In the days to come the frail black rebuses of blood in those sands would crack and break and drift away so that in the circuit of few suns all trace of destruction of these people would be erased. The desert wind would salt their ruins and there would be nothing, nor ghost nor scribe, to tell to any pilgrim in his passing how it was that people had lived in this place and in this place died.
A recent house guest of ours made the remark that they’d put off reading Cormac McCarthy’s The Road because they thought it would be too depressing. I commented that if they found this novel bleak then they should certainly avoid McCarthy’s Blood Meridian. Although I made the observation in jest there is a ring of truth to it; Blood Meridian is similar to The Road in how it reveals human behaviour in times of great hardship, but unlike McCarthy’s more recent novel it delivers little hope to the reader.
Blood Meridian takes place in the American west of the 1840s, but it is unlike any other recent fiction set in this period. It does not attempt to redress the balance upended by film and print that previously cast the settlers as heroic and the Indians as villains. In many ways the native Americans are depicted as more brutal and inhuman than ever before. This novel attempts no revisionism because its dialogue is caught in its times, gaining its incredible strength because its voice speaks directly, like an echoing ghost, from that earlier period. There is no benefit of hindsight. Its characters and its readers are caught in the maelstrom of events; there are no heroes or villains and few, if any, of McCarthy’s cast deserve sympathy.
Like The Road, Blood Meridian describes a hell on Earth, but this is no imagined post apocalyptic future, and many of the horrific scenes described could be culled from any point in history. Or even from the present – the persecuted of Blood Meridian die when taking refuge in a church, and a similarly appalling tragedy took place recently in Kenya. Whatever setting McCarthy chooses for his fiction, he tends to make the same conclusions. The world is very similar to any fabled description of hell, with an easy path between the two:
I’d not go behind scripture but it may be that there has been sinners so notorious evil that the fires coughed em up again and I could well see in the long ago how it was little devils with their pitchforks had traversed that fiery vomit for to salvage back those souls that had by misadventure been spewed up from their damnation onto the outer shelves of the world. Aye. It’s a notion, no more. But someplace in the scheme of things this world must touch the other. And something put them little hooflet markings in the lava flow for I seen them there myself.
The novel follows a young man, known simply as “the kid”, who is drafted into the army but escapes with his life following a massacre by Apaches. He meets and travels with the Glanton Gang, who include a maniacal, murderous and fearsome character known only as “The Judge”. They embark on a scalphunting crusade which descends into a murderous rampage, becoming more brutal than any Indian tribe (and brutality crosses all time – a quote included in the preface notes that the remains of a scalped victim have been dated at 300,000 years). The Glantons encounter the already dead and dying around them; in one scene they find a snake-bitten horse that resembles something disturbingly demonic. Nearby, a man has been shot and lies bleeding to death, singing hymns interspersed with insults to God. The travellers abandon him but they move away slowly, almost hypnotised by the haunting voice.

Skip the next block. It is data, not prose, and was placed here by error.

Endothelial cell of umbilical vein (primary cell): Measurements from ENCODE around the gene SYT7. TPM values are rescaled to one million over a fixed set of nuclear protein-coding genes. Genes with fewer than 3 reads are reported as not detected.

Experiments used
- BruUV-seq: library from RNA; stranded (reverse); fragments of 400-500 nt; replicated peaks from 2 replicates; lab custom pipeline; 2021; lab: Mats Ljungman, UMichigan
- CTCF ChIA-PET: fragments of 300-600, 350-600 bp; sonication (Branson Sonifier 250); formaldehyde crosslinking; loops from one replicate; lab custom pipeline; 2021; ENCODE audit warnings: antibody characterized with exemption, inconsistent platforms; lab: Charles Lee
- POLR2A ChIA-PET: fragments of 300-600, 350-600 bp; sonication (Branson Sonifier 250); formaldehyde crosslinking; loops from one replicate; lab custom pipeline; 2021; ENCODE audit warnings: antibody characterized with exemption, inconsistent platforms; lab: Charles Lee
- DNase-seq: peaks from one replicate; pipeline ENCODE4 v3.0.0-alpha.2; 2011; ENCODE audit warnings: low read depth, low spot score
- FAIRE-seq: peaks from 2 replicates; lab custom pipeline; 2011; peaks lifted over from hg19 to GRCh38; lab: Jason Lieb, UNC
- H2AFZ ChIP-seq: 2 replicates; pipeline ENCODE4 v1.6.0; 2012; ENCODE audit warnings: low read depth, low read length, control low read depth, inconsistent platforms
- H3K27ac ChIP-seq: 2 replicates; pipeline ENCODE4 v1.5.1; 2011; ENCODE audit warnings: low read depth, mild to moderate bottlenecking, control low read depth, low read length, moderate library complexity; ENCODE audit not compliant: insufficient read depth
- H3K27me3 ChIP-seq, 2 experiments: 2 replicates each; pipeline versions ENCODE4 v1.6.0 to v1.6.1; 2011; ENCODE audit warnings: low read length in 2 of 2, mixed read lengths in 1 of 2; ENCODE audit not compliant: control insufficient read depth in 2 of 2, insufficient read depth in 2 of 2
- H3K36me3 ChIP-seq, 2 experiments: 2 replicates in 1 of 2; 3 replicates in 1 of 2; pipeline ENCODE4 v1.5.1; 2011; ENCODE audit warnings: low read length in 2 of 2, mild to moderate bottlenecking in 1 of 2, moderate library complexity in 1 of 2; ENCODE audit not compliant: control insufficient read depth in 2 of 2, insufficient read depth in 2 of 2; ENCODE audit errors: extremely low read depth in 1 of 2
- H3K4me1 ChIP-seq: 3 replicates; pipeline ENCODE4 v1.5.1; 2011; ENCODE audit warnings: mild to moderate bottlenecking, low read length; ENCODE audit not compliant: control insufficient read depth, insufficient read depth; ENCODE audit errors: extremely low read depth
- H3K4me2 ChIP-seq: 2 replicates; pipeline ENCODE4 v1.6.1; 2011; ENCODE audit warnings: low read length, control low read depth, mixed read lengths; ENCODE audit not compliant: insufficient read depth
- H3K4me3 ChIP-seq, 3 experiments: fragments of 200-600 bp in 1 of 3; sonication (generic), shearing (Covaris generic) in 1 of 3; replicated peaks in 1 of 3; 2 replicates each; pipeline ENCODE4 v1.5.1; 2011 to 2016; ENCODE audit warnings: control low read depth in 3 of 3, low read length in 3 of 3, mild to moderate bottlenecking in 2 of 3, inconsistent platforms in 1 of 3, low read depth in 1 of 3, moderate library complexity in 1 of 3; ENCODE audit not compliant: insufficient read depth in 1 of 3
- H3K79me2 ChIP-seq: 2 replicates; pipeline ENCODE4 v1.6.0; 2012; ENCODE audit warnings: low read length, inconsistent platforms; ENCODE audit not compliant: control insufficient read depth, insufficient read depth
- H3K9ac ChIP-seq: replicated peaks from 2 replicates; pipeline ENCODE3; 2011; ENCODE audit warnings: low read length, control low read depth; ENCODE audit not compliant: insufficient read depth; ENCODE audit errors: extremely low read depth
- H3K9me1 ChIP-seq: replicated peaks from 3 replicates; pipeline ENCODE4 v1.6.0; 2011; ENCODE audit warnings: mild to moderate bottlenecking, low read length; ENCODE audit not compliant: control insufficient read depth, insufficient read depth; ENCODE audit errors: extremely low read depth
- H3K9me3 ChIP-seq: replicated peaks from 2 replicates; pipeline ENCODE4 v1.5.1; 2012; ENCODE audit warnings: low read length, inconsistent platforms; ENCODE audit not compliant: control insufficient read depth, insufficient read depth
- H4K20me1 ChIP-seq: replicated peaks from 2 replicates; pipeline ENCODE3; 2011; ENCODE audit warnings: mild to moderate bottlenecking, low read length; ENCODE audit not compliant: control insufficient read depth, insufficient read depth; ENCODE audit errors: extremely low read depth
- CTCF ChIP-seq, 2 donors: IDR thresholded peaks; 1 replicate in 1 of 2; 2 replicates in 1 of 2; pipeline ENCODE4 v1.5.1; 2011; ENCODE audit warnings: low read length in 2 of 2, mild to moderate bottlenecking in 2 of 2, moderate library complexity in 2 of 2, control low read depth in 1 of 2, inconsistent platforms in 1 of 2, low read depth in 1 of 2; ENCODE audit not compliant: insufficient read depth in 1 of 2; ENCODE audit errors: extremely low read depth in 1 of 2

McCarthy uses the Glanton Gang, who really did live and breathe in the 1840s, for the basis of his fiction, and Judge Holden may or may not have really existed as well, depending on which accounts you choose to believe. He is cast here as demonic and inhuman, both in his actions and his appearance. All-knowing (he teaches his companions to make gunpowder and appears knowledgeable about many subjects), unrepentant (a possible child killer), a bald, seven foot tall albino – I hoped for history’s sake he never did exist and will remain only a horror of literature. For me, Holden held at least one key to the novel – as the opening quote observes, traces of the past will fade and ebb away. The Judge states that the Earth is an anomily in the universe, the only inhabited planet. He collects sketches in his own private diary, but when copying ancient cave paintings he erases the originals. Holden appears to believe that he can selfishly become all knowing and consequently all powerful. The novel puts this delusion in doubt, although ends on a curious note with him still with the upper hand over those who dare to question him.
Why then read Blood Meridian? Like all of McCarthy’s fiction it is very poetic. It is also a novel that works from the sum of its parts. By this I mean that a series of unconnected passages help to build a very strong narrative, one that works its way under the skin. Written in 1985, it is a fascinating precursor to The Road. Thematically very similar, although the later novel is far starker and briefer in content. Blood Meridian casts man, often depicted as naked, at the mercy of the world’s elements and of his own nature.
At times I think we need to address difficult fiction. This is a book that I will have to reread to fully appreciate and understand. But it’s certainly one to share, and for that reason I would recommend it to everyone. But please brace yourselves.